The World's Most Famous Train Has Three Fabulous New Suites
The historic Venice Simplon-Orient-Express—arguably the world’s most famous train—recently announced that it will debut three new Grand Suites in
During weekly trips between London, Paris, and Venice, and the annual ride from Paris to Istanbul, guests staying in the new Grand Suites will enjoy a bedroom with a double bed, a separate living room area for private dining, plus a sofa that can be converted into an extra sleeping space. The suites will also feature the train's first and only private en-suite bathrooms that include a shower, washbasin, and toilet.
In comparison, the other cabins on the train only afforded enough room for a sitting area that converted into a double or twin bed at night and a washbasin with shared full bathrooms at the end of the carriage.
While the three Grand Suites are all decorated in the Art Deco style, each cabin draws individual inspiration from some of the world's most romantic cities, including Istanbul, Paris, and Venice.
Inspired by Istanbul's Grand Bazaar, this suite is full of opulent details included hand-carved timber, embossed leather, and embellished metal accents.
The Paris Grand Suite draws its inspiration from the French capital's architecture and is decorated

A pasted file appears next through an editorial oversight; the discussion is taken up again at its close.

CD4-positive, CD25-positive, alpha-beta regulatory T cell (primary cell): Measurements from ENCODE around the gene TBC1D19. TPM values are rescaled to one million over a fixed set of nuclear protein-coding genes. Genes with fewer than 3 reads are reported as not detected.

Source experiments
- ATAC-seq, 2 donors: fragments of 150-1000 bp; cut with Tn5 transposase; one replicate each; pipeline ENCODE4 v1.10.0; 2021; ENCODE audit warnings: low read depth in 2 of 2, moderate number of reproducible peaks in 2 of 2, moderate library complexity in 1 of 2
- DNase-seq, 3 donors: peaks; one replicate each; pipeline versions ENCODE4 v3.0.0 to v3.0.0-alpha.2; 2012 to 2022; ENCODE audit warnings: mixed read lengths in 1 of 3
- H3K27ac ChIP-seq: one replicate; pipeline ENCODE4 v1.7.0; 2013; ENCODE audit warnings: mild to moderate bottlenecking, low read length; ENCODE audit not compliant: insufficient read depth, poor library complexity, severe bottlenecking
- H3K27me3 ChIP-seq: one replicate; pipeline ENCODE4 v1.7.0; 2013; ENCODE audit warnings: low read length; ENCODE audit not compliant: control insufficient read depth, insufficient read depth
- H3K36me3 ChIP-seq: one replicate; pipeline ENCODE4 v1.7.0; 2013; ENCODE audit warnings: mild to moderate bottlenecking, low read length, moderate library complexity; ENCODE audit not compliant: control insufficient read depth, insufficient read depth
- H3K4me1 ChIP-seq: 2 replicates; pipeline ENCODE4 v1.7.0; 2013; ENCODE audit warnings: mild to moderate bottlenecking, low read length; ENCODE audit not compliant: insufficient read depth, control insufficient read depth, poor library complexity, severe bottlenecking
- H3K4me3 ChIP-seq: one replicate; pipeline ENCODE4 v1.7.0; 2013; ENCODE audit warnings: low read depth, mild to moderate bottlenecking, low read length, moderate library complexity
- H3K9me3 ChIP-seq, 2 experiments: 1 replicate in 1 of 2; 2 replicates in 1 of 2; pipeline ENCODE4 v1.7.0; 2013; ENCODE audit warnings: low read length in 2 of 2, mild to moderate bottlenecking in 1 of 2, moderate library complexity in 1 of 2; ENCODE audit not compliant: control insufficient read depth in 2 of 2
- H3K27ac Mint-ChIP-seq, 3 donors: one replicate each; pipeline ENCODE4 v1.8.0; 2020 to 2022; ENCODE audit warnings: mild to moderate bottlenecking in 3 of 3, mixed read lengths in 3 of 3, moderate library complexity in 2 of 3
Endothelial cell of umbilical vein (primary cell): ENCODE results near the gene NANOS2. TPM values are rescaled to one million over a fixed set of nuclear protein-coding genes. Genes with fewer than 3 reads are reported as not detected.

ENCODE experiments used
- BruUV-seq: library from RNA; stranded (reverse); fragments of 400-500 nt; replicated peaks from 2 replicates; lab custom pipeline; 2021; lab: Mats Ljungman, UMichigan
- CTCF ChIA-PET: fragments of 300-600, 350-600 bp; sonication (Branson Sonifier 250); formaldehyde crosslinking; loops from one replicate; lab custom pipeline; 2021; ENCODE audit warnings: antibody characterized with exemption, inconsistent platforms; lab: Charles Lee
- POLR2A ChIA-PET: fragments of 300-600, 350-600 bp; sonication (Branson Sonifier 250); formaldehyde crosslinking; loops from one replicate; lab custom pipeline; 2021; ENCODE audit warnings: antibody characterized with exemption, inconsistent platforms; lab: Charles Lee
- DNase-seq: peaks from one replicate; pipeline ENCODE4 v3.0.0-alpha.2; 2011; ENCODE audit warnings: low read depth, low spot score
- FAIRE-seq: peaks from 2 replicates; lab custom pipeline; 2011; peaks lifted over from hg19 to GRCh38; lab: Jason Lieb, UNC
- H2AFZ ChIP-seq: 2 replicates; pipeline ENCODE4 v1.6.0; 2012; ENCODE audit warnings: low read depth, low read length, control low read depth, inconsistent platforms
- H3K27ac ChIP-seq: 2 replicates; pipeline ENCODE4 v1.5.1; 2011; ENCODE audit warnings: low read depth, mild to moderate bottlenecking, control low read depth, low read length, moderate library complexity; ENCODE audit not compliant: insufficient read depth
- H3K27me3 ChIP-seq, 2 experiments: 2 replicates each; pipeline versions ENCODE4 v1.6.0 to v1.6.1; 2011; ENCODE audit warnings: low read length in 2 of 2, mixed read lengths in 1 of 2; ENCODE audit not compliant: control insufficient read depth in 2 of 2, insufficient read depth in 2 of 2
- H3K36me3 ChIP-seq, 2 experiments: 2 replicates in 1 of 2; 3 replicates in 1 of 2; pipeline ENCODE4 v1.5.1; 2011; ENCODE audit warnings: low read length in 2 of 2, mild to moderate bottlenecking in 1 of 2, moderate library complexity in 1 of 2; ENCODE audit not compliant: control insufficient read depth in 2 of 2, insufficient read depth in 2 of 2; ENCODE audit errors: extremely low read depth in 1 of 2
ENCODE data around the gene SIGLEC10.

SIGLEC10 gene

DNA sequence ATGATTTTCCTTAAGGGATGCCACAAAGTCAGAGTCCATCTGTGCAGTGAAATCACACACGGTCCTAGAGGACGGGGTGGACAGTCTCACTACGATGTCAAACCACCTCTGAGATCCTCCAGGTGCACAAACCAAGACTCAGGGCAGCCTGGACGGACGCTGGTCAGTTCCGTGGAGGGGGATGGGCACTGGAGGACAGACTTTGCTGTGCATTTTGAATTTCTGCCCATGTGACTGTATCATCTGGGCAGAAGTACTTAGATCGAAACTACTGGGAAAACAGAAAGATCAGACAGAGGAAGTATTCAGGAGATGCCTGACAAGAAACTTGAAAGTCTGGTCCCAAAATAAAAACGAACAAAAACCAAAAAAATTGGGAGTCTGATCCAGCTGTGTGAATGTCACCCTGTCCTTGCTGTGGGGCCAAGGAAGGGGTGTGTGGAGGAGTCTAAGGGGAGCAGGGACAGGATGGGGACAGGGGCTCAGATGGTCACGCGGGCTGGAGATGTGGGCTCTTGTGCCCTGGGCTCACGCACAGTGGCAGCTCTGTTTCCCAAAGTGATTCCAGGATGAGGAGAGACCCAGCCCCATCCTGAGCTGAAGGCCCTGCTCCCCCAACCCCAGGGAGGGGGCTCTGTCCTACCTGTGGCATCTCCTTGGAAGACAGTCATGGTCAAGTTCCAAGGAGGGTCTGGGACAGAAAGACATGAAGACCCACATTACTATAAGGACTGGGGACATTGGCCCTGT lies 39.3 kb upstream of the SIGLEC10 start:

The Venice Grande Suite is influenced by Italian Baroque and Renaissance design. Guests will find plenty of silk and woven fabrics, glass lamps and Venetian furniture in rich shades of blue.
Since the three suites are located in the same carriage, the entire car can be reserved for larger groups as well.
A one-night journey from London to Venice in a Grand Suite costs $6,160 per person, and guests will be treated to a variety of other amenities including private transfers to and from the train station, a guaranteed table for two at their preferred dining car and seating time, complimentary caviar upon arrival, free-flowing Champagne throughout the journey, and an art-deco bathrobe to take home as a souvenir.
Sounds like something out of a dream.
This story originally appeared on Townandcountrymag.com.
* Minor edits have been made by the